As for #2, it is a public school technically so their requirements are basically that we come close to the CA state standards for each grade. It is not, as such, a program that we can take what we want from and leave the rest. We are either enrolled in the program or we are not and when we are not, we return our materials to them. Bummer sort of but up till now I've been really pleased. And I am not necessarily unhappy with it now, I just want to find more creative ways to meet those standards,kwim?<br>
As for the PBS thing, I'll check the webite. Do you know what age groups it is geared towards? If its reading rainbow type stuff, might be helpful for my 1st grader but at 4th grade I'm not sure. I'd have to see it. We are working on things like multiplying several digits and long division-stuff along that level, so anything different for that kind of work would be great!<br>
Anyway, thanks again for your suggestions!<br><img alt="" class="inlineimg" src="http://www.mothering.com/discussions/images/smilies/hippie.gif" style="border:0px solid;" title="hippie">
 

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my kids aren't that old yet, but someone in a local group I belong to said that as the week/month progresses she looks over what the kids are doing with respect to the requirements and if they are lacking in an area she say something to the kids like "we don't have anything to turn in for science yet this month what do you suggest?" That way the kids can maybe pick something they're interested in within a given topic, plus they are also aware that some things just have to done to be done (if you know what I mean) and they can get back to the good stuff (real learning) when they get it out of the way.<br><br>
good luck
 

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I think you have already discovered the key for working with a satelite or charter school, which is to put what you do into edcational terms. It sounds like you are fairing pretty well in most areas, but when it comes to math you may have to simply go with the traditional textbook methods.<br><br>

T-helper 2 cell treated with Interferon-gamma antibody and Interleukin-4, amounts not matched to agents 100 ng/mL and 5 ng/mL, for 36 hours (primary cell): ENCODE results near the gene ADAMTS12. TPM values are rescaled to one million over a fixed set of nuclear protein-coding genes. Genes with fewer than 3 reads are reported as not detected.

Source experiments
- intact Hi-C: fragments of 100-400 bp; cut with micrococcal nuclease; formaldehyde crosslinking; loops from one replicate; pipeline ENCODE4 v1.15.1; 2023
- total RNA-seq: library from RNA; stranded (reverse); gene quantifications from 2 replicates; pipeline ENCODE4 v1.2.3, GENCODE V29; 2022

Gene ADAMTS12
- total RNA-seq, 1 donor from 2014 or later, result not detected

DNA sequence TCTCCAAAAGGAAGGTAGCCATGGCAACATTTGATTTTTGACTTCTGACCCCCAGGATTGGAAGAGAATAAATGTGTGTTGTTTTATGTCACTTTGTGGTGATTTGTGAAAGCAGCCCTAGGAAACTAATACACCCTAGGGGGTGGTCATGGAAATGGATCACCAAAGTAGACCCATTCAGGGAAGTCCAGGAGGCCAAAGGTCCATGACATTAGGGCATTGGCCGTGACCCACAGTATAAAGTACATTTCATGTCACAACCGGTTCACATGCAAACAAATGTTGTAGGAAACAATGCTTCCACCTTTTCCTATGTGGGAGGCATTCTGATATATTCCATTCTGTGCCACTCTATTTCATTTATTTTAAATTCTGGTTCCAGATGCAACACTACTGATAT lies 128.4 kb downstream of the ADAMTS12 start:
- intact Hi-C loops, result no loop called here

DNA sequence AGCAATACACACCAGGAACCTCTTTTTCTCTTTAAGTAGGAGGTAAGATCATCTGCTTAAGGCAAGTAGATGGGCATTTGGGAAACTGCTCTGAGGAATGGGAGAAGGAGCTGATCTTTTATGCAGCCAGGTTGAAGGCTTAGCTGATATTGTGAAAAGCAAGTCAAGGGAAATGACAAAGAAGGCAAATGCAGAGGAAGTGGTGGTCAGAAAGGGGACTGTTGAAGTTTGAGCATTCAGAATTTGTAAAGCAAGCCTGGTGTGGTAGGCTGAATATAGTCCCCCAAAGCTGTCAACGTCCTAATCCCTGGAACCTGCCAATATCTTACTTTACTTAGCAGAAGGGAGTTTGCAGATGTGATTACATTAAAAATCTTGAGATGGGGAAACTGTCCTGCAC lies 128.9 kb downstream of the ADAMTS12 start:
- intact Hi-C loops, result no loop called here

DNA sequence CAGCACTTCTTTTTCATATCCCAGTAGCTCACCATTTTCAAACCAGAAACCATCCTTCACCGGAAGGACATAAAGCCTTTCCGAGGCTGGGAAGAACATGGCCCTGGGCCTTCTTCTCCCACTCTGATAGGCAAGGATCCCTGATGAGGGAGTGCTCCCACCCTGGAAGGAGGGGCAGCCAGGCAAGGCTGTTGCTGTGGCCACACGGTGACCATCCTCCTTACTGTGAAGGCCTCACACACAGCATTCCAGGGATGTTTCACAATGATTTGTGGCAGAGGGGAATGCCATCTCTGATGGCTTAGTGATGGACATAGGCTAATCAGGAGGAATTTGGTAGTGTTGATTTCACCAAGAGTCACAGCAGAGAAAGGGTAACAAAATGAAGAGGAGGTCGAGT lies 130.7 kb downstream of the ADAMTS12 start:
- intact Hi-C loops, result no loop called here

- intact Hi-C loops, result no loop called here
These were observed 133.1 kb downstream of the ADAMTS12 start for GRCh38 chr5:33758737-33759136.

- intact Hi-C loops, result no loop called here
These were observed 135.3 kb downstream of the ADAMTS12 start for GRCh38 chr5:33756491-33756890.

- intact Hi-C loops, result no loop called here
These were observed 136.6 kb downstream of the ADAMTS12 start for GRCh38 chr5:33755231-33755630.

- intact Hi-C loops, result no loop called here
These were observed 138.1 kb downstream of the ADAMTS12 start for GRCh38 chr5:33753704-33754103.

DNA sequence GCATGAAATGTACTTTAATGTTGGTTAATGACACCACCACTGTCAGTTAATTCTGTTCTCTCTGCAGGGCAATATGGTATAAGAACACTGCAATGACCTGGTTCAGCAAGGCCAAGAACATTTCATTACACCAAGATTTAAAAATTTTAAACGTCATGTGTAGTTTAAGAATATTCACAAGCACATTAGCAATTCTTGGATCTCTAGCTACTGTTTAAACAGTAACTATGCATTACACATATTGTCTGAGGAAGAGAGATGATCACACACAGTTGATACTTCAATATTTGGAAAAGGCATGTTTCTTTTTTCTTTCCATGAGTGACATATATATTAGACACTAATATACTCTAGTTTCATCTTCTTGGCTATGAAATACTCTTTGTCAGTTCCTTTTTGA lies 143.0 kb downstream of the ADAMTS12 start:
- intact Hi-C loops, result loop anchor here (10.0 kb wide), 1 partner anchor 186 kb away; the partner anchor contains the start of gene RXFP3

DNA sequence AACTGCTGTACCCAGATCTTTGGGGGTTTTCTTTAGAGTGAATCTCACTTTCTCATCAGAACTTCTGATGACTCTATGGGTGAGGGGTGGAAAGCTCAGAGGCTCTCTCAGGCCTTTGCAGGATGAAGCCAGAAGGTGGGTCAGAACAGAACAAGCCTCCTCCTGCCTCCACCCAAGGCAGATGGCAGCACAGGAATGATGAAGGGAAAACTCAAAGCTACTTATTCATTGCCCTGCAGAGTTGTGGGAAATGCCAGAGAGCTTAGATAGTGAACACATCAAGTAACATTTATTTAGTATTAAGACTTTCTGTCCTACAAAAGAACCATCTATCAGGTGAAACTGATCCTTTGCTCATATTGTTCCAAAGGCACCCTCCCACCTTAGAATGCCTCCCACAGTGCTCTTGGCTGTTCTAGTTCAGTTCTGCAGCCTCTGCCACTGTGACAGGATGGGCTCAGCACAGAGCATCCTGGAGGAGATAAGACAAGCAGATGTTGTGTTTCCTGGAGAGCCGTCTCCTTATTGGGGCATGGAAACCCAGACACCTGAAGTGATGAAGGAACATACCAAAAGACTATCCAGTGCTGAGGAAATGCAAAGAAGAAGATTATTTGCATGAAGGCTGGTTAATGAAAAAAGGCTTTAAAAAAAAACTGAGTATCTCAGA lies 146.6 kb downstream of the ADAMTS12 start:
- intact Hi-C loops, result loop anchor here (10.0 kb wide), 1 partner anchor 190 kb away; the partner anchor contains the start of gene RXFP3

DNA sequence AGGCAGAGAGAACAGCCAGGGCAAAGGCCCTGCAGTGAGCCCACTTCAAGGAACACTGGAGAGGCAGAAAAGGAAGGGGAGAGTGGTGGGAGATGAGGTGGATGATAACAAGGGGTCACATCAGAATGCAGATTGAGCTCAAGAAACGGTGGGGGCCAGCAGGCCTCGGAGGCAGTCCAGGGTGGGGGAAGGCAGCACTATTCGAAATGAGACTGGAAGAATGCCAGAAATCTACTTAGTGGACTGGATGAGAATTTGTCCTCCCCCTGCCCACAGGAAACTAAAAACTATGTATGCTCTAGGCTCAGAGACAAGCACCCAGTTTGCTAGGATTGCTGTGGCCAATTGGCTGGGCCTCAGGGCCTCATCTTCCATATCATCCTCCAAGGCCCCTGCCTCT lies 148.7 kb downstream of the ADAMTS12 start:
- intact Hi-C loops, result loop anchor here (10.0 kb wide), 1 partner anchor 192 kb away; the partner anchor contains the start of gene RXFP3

I recommend getting Ruth Beechick's book "You Can Teach Your Child Successfully" it is geared for grades 4-8 and has a lot of wisdom, pratical ideas for teaching concepts (without textbooks) using real life and real books, as well as giving grade level guidelines for subjects such as math.
 

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Discussion Starter · #6 ·
Thanks for that book suggestion barbara--I'll check that out! I got a copy of the official state standards as well as a copy of which of those standards our program wants up to really shoot for so I'll be looking at that now to see what's on the list. The math has definitely become the most difficult one to work through in non-textbook ways but our resource teacher--she's great and knows dd#1 so well now-- just dug up some fun pages with dinosaur puzzle things that you had to solve multiplication problems to complete and my daughter loves them. She's done at least 10 pages since yesterday! We just need to find more stuff like that for her math!<br>
Thanks again!<br><img alt="" class="inlineimg" src="http://www.mothering.com/discussions/images/smilies/hippie.gif" style="border:0px solid;" title="hippie">
 

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Check out these links:<br><br><a href="http://freeworksheets.com/" target="_blank">http://freeworksheets.com/</a><br><br><a href="http://www.downloadlearning.com/downloads/index.html" target="_blank">http://www.downloadlearning.com/downloads/index.html</a><br><br><a href="http://www.enchantedlearning.com/Home.html" target="_blank">http://www.enchantedlearning.com/Home.html</a><br><br><a href="http://www.pantheon.org/mythica.html" target="_blank">http://www.pantheon.org/mythica.html</a><br><br><a href="http://www.unschooling.org/" target="_blank">http://www.unschooling.org/</a><br><br><a href="http://www.waldorfhomeschoolers.com/" target="_blank">http://www.waldorfhomeschoolers.com/</a>